The joy of simplicity

What are your ‘staple’ garments? When you make your own clothes, it seems like it should be easier to fill your wardrobe with them, but there is such a thing as having too much choice – and, boy, does sewing give you that. I had so many fabric fails when I first started sewing, be it cheapy synthetics (sweaty to wear and not great for the environment), bright prints (just not me) or fabrics that didn’t work for my everyday life (satin. When was I going to wear that??).

Obviously, sewing garments you’ll wear for years, in organic, eco-friendly fabrics, is the ideal. But not everyone has a stash full of lovely organic cottons to pick from – and deciding which garments fall in the ‘staple’ category is subjective. For some, it’s amazing wax-print dresses (hello, SewVee). For others, it’s designer-inspired pieces that wouldn’t look out of place on the pages of Vogue (Ada Spragg and House of Pinheiro spring to mind). For me? Well, it’s polka dots, stripes, monochrome, leopard print…and black. Lots of black. I’m obviously a secret goth at heart. Not exciting for Instagram, but easy to choose from when I’m in a rush in the morning (i.e. every morning). I realise this is a whole lot of rambling for what’s essentially a post about the most simple top in the world. It’s The Boxy Top pattern from Simply Sewing issue 45, originally from Jen Hewett’s lovely book Print Pattern Sew – and it may not be the most impressive thing you’ll see on Instagram today, but I can tell it’s going to be something I’ll wear a lot.

I didn’t make any alterations apart from, as usual, shortening the length – and that was mostly so the pattern would actually fit on the fabric. I’ve had this cotton gingham in the stash for a while – I think it was from eBay – but its narrow width (and the fact I only bought 1.5m for some reason. Who the hell just buys 1.5m?) meant I had to be ‘creative’ with cutting out. So, if you were hoping to see some expert pattern-matching today, you’ve come to the wrong place (I did manage it at the shoulder seams though, so will obviously be showing those off at every opportunity. Feel free to ogle my shoulder seams, everyone. Don’t be shy).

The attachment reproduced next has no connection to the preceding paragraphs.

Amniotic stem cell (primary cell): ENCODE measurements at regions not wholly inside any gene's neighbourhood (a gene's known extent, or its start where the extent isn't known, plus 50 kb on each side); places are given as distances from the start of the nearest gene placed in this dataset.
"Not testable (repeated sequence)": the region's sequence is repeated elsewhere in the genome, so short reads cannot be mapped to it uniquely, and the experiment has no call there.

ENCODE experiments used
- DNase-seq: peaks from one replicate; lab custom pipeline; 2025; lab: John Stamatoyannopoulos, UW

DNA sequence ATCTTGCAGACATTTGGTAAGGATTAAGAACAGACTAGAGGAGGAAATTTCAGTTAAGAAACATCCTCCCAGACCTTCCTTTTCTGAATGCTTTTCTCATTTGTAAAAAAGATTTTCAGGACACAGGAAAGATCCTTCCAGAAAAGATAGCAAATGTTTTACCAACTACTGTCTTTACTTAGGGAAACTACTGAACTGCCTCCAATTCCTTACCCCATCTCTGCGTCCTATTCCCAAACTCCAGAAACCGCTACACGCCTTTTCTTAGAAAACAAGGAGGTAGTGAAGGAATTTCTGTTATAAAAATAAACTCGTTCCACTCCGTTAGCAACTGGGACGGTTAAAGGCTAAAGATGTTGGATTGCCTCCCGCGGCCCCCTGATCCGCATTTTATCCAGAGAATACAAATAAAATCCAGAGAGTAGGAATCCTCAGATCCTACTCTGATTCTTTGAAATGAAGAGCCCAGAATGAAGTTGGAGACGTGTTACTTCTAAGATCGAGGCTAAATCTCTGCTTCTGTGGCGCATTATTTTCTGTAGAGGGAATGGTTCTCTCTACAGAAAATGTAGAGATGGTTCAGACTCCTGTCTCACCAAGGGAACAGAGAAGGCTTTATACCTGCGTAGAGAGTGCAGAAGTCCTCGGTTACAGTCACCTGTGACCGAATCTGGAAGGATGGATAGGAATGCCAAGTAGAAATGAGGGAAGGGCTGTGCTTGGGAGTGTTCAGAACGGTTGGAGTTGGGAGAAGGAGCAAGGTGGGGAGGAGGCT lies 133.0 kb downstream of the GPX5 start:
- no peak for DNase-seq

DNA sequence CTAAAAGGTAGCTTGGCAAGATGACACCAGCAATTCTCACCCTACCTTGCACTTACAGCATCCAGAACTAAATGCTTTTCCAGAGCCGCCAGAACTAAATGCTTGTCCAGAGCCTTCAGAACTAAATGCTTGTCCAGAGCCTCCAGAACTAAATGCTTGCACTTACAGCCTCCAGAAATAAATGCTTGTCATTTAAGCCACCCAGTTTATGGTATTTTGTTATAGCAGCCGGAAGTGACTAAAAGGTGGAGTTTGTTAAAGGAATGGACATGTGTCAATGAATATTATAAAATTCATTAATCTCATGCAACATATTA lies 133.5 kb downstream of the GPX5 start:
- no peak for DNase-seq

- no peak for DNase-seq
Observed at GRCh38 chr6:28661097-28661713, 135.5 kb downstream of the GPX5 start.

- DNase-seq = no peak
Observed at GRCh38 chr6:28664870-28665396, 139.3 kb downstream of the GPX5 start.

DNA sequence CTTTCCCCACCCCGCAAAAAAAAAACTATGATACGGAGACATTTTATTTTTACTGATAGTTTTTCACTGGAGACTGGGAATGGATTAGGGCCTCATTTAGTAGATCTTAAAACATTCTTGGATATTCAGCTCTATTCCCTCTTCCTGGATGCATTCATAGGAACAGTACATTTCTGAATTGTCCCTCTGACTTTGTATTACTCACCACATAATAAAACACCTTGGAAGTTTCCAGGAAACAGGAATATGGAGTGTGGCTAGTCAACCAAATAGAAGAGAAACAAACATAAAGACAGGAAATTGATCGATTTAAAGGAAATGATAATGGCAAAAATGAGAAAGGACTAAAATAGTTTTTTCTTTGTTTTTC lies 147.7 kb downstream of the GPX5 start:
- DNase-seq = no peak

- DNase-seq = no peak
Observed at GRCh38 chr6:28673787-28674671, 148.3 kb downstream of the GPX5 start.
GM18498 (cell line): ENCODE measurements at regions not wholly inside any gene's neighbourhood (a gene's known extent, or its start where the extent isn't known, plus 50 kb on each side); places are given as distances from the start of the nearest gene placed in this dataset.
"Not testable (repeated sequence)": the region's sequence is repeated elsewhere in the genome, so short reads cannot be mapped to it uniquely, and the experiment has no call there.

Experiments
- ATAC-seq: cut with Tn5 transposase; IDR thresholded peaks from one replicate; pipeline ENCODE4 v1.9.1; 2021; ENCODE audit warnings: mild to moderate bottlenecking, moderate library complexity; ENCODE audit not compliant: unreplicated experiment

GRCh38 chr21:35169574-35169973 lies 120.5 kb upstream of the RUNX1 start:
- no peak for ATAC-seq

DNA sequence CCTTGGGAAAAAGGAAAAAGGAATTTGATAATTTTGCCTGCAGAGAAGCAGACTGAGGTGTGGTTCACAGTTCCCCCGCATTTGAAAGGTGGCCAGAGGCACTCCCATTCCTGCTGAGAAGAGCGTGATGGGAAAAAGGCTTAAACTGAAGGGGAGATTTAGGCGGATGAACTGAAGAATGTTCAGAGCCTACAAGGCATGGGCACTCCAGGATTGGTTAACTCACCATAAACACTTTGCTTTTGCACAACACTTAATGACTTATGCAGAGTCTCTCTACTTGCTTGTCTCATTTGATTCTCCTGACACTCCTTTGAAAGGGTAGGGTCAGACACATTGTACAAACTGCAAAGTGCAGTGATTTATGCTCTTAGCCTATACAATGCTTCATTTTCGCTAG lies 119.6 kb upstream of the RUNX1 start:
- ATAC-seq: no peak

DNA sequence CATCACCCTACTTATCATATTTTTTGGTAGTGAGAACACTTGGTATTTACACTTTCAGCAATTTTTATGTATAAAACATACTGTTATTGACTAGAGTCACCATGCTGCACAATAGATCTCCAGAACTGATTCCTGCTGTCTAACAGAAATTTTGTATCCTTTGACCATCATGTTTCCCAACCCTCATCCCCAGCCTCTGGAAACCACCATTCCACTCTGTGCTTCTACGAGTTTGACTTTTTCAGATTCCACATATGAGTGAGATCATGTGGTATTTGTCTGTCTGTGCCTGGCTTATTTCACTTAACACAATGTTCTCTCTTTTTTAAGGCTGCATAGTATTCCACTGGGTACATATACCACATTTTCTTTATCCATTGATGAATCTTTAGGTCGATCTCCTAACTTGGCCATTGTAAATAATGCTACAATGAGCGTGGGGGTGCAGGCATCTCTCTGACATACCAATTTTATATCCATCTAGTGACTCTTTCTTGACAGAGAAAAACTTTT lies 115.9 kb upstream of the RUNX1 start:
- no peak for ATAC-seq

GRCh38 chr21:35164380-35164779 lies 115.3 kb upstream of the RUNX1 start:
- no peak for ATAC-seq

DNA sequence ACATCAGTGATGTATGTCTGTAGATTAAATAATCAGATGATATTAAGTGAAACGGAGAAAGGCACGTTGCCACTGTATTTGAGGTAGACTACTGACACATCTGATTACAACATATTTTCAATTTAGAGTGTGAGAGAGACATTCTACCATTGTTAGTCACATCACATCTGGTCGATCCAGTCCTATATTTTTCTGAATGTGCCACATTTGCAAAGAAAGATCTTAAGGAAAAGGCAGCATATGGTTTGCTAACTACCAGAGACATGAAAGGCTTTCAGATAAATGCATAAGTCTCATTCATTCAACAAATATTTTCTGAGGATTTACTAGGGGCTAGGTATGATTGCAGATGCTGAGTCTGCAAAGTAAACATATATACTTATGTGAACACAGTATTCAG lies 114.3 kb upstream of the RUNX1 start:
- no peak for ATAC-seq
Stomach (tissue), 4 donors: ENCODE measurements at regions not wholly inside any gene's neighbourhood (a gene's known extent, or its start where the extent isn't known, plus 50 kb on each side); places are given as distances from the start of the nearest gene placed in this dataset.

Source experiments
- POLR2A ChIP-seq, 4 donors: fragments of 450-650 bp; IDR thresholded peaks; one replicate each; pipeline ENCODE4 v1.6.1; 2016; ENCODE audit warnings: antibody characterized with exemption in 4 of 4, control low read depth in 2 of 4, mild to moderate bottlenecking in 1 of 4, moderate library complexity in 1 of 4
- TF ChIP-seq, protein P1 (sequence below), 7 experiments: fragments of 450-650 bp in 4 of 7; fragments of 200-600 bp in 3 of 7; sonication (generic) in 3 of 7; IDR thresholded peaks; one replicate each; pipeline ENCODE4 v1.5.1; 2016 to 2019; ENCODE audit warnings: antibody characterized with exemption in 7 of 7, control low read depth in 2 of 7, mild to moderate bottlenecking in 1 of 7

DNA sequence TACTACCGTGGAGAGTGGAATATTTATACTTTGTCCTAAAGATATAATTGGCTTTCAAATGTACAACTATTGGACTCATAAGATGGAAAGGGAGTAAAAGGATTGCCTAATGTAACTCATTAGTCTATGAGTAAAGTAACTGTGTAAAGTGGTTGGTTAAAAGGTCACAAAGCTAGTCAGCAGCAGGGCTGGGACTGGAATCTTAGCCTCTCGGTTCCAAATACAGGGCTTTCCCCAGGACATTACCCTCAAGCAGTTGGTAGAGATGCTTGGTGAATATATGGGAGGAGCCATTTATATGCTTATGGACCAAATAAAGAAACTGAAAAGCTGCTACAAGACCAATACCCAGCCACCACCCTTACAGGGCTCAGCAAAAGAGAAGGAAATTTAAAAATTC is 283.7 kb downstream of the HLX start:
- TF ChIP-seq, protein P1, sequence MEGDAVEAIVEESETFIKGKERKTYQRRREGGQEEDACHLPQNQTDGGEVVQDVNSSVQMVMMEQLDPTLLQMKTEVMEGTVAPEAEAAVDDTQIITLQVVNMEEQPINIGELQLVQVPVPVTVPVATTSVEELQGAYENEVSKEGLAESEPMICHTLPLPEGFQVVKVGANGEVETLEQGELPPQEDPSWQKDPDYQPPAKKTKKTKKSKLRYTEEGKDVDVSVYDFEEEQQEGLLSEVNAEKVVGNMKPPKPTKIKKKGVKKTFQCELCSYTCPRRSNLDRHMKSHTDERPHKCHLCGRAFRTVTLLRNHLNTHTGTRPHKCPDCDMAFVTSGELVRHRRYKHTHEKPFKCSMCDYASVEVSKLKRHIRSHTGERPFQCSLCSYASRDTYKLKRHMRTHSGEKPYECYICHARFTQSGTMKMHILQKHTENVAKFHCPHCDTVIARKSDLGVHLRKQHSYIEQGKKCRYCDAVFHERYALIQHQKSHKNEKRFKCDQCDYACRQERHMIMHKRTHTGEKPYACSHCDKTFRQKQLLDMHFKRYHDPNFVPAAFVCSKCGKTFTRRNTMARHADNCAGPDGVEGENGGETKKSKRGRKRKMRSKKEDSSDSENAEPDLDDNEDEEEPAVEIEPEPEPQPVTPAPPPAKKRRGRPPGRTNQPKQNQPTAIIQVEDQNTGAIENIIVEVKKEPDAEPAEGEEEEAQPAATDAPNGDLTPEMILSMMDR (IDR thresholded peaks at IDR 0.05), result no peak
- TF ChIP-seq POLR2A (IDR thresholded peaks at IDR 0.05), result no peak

Although seriously simple to make, with techniques I’ve done endless times, it did involve one new skill I haven’t tried before: flat sleeve insertion. Where has this type of sleeve been all my sewing life? So much easier and speedier than set-in ones. It was a real boost to make something that wasn’t challenging but still taught me something new, so that’s going to be my criteria for projects from now on. Heck, I might just apply that to the rest of my life as well. 

Pattern: The Boxy Top by Jen Hewett, from Simply Sewing issue 45.

Alterations: Shortened the length. That’s it!

Fabric: Cotton gingham from eBay (if I was going to buy more gingham – and I probably will – I’d get this one from Organic Textile Company).

Sewing soundtrack: Have just started learning Lindy Hop, so currently obsessed with all things swing. Also, Lizzo.


That’s a wrap

Pretty much the entire way through the process of making this top, I hated it…and then I finished it, tried it on and loved it. Why are sometimes even the simplest of projects such a rollercoaster?

I can’t even pinpoint (no pun intended) a reason for it – the pattern was quick and easy to make (The Wrap Dress from Simply Sewing issue 54), and the fabric is a lovely block print from Merchant & Mills. I think it’s just not a style or print I’d usually wear, so I wasn’t sure about it until it came together at the end.